For those of you who don’t know (and I know there are many), Japanese has three scripts. Kanji are the Chinese characters, like 食 or 飲, used liberally for almost all nouns, names, verbs and adjectives. They are non-phonetic, so you need to know it before you can read a word containing it. Hiragana (ひらがな) are phonetic, and are used for particles, conjugations and sometimes words with particularly complicated or esoteric kanji. Katakana (カタカナ) are also phonetic, but are used for loanwords. This is where you’ll get your ビッグマック (Biggu Makku – Big Mac) and your チキンカツ (chikin katsu – chicken katsu), as the script often adorns menus.
I hold my hands up, here. I didn’t quite anticipate just how often this last script is used, nor just how slow I was at reading it. On more than one occasion I’ve had to either order in English or basically pick something at random because I’ve spent so long staring at a menu and painfully reading out the characters that the waiter/barista/chef has gotten slightly restless and resorted to my mother tongue. The pain is only intensified by the fact that 90% of the menu items are either direct English transliterations (chicken katsu is actually called 鳥かつ, ‘torikatsu’ in Japanese) or easily work out-able words like ハツ (hatsu, or ‘heart’) which are really rather useful to know before you put into your mouth parts of an animal that arguably should never be eaten.
Make a battle plan, but be flexible
Despite looking very obviously out of place, I have a distinct streak of wanting to appear totally confident in everything I try here. The restauranteurs see a pale, emaciated gaijin who’s been mouthing out the entire menu for the last ten minutes, but in my mind, as soon as I walk in that door, I’m Tom Cruise in The Last Samurai, with such expert language skills and social graces that all who witness my suave handling of the situation will wonder whether I’ve even lived outside Japan.
Of course, the key to this is to know what to do before you do it. One thing I didn’t bank on as I planned my final assault was these ordering machines. Some are more helpful than others, with pictures and touch screens and such, but some merely confront you with words to put your linguistic prowess to the test. It took ten minutes of trying to give my order to the chef (who was having none of it), then finally being led to the machine (which I had assumed was for drinks), paying, and then being told that the ticket I had been fed was meant to be given to the chef, rather than kept by my while I tried to avoid eye contact with any potentially humoured onlookers.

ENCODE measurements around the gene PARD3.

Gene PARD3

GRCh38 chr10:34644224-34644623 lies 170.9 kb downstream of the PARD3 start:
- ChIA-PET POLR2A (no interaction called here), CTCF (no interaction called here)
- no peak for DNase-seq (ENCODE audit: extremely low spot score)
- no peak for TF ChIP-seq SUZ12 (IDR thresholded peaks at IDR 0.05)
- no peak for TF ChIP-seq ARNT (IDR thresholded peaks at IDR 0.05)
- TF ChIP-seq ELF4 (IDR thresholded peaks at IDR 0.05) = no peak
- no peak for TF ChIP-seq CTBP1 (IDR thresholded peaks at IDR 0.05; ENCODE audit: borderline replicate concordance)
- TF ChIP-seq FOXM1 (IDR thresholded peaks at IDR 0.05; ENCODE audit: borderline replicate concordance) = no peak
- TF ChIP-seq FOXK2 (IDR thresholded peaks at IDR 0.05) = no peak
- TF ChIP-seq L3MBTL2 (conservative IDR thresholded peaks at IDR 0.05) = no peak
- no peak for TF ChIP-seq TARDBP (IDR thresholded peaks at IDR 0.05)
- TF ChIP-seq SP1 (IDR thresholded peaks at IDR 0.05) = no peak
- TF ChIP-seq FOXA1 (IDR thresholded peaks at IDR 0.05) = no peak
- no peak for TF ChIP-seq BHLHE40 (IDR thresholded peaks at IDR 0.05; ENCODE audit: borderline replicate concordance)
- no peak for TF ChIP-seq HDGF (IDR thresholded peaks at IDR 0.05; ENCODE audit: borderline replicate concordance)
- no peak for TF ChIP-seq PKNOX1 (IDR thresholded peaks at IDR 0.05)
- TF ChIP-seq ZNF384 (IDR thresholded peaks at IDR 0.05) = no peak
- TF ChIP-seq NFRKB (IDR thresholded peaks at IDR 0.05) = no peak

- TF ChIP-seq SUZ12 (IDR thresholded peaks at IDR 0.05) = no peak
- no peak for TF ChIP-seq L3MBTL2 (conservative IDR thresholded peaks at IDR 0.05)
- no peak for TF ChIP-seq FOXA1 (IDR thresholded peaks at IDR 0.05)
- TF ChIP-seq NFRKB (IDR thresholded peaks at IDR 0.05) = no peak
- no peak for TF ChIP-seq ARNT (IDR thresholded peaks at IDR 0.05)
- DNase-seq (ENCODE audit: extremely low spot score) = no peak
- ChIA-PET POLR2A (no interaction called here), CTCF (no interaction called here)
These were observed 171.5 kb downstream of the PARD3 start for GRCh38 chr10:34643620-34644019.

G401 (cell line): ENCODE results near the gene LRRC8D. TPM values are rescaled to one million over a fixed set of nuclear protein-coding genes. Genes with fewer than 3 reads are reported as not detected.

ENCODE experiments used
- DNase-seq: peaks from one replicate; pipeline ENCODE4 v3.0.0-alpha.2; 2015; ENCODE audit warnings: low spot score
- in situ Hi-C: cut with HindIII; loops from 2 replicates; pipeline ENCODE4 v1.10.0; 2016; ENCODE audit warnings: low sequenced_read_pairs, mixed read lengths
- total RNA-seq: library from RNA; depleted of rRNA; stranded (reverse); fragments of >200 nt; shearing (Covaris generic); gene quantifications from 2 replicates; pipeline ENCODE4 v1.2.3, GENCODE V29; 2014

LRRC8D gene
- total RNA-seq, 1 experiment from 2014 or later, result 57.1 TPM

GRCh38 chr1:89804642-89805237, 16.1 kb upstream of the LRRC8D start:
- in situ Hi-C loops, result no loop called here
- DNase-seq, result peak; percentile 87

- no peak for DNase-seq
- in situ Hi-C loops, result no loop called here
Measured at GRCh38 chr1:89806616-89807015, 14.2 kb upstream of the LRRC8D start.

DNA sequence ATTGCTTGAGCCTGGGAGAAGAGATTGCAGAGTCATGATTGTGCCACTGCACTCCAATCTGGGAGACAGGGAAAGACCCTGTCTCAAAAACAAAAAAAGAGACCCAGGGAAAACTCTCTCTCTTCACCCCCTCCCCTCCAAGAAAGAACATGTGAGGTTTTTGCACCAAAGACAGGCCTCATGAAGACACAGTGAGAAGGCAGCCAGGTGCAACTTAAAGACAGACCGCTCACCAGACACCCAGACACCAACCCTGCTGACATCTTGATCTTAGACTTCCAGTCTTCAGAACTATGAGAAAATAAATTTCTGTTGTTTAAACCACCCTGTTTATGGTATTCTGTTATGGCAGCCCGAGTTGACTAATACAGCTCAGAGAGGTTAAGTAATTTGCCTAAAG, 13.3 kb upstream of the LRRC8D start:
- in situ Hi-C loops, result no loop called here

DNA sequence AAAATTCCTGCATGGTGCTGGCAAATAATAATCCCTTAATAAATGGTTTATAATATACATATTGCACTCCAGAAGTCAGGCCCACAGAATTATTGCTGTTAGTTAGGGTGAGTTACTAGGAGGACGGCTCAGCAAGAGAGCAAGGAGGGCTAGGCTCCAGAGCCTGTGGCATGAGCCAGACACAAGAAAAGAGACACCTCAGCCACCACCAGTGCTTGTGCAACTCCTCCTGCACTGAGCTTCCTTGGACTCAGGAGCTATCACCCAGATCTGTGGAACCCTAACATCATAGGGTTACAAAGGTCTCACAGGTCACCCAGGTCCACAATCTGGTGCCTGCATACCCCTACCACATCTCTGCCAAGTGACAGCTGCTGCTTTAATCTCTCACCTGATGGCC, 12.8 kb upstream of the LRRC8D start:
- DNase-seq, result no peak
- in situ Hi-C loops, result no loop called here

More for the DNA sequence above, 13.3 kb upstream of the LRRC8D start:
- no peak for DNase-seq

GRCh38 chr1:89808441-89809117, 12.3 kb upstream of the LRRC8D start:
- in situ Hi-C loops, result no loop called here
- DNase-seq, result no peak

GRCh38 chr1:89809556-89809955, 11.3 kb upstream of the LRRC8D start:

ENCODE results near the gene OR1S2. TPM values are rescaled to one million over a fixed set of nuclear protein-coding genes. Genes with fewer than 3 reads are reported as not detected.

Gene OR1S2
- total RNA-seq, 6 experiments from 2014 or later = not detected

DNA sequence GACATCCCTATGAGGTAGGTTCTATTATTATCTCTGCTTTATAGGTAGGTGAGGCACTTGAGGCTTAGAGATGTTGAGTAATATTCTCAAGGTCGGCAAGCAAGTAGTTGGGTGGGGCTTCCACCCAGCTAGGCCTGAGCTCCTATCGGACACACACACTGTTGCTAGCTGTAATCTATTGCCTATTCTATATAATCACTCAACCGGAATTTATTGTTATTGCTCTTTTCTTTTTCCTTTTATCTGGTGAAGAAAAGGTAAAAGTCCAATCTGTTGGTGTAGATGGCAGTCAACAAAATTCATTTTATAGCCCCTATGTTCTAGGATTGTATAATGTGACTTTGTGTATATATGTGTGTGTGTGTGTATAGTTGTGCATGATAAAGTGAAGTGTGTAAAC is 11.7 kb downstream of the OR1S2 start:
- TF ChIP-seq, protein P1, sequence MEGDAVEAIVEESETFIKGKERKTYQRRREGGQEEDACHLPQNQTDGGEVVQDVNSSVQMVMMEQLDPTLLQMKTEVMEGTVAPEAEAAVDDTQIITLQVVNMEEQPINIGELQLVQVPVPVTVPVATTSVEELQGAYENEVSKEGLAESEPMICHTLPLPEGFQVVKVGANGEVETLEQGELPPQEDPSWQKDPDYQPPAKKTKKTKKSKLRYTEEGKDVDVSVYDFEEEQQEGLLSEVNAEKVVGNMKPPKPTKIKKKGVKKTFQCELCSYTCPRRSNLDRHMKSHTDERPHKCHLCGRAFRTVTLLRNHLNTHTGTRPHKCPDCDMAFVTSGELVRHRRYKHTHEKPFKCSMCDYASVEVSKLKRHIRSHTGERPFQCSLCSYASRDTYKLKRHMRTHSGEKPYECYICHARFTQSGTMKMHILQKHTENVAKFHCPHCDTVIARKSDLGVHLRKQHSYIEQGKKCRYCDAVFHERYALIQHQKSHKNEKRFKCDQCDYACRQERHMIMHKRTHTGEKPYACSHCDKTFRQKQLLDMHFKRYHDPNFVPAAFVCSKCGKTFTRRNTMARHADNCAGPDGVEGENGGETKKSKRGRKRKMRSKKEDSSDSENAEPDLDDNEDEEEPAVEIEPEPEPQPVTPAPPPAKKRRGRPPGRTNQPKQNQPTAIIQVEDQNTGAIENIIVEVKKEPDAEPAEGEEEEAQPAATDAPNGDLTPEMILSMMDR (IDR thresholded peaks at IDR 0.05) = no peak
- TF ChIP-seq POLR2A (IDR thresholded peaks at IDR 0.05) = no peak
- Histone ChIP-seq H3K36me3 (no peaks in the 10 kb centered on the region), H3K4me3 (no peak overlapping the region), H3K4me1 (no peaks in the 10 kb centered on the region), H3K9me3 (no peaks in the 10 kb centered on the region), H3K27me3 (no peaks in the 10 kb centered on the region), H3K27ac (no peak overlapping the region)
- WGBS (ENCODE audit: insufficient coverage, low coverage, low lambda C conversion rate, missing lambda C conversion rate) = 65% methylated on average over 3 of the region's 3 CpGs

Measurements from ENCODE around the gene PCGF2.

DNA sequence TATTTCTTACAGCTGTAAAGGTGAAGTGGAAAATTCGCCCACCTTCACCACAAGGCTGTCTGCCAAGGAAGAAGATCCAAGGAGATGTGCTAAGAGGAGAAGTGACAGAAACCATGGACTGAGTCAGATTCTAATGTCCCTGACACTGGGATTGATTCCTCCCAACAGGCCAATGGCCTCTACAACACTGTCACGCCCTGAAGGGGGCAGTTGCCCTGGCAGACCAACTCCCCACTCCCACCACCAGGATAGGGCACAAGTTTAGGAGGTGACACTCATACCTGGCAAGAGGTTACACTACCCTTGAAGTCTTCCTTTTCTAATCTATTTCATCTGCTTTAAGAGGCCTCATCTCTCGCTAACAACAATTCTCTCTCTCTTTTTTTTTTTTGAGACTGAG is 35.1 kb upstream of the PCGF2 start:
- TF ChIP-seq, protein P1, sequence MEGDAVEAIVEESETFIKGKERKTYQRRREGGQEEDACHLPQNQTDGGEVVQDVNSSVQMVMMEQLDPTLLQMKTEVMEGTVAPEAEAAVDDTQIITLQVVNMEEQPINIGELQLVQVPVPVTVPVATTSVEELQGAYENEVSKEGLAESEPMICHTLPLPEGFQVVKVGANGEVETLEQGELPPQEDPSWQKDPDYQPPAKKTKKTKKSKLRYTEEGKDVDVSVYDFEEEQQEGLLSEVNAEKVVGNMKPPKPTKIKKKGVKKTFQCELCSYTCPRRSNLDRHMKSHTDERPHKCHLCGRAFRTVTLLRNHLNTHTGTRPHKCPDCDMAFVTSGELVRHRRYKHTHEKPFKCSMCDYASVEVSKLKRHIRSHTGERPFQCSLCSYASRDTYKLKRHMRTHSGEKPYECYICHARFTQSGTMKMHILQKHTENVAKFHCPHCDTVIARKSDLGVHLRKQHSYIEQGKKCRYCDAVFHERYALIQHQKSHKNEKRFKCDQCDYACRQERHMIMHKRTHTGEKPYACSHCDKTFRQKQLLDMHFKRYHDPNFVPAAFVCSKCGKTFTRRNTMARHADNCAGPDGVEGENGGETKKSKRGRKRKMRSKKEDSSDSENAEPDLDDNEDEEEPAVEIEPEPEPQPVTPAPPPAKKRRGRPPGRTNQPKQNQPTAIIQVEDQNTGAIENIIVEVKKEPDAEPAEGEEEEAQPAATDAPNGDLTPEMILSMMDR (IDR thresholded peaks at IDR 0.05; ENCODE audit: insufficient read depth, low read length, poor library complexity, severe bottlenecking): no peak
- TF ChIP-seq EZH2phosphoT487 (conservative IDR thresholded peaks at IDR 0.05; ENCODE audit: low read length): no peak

When your チキンカツ (I hope you’ve been paying attention!) arrives with about six eggs cracked over the top and a side order of bizarre pickle-water, you’ve got to go for it. Your companion may not want to tell you exactly which part of a pig that is, but without trying it you’ll just never know. This mindset is only 50% adventurousness. Western food is surprisingly hard to come by, at least in Koenji. If I can’t stomach what I’ve ordered and/or bought, I don’t eat, and I certainly can’t live on food parcels from home. Planning in advance makes sense, but in the event of total bewilderment, close your eyes, grab your chopsticks and dive in regardless.
It probably isn’t
Now, this isn’t limited to food but rather all forms of purchase. As a tourist, supermarket shopping is generally kept to a minimum or non-existent depending on one’s plans, but it dawned on me very quickly that, as I was in this for the long haul, I wouldn’t be able to survive very long on tiffin and biscuits. It was a little like planning for the nuclear apocalypse, only with a slightly less immediate threat of radiation poisoning.
Dear Lord. It was perhaps one of the greatest culture shocks I experienced when I realised that, not only could I hardly read any packets in the supermarket (particularly dangerous in a country where our British concepts of what parts are acceptable to eat are cheerfully thrown out of the figurative window), but that even if I could I had no idea how to prepare something based on packet instructions, and my knowledge would surely fail when it came to buying various condiments. It was a good few days before I managed to get a genuine Japanese guide to help with such things.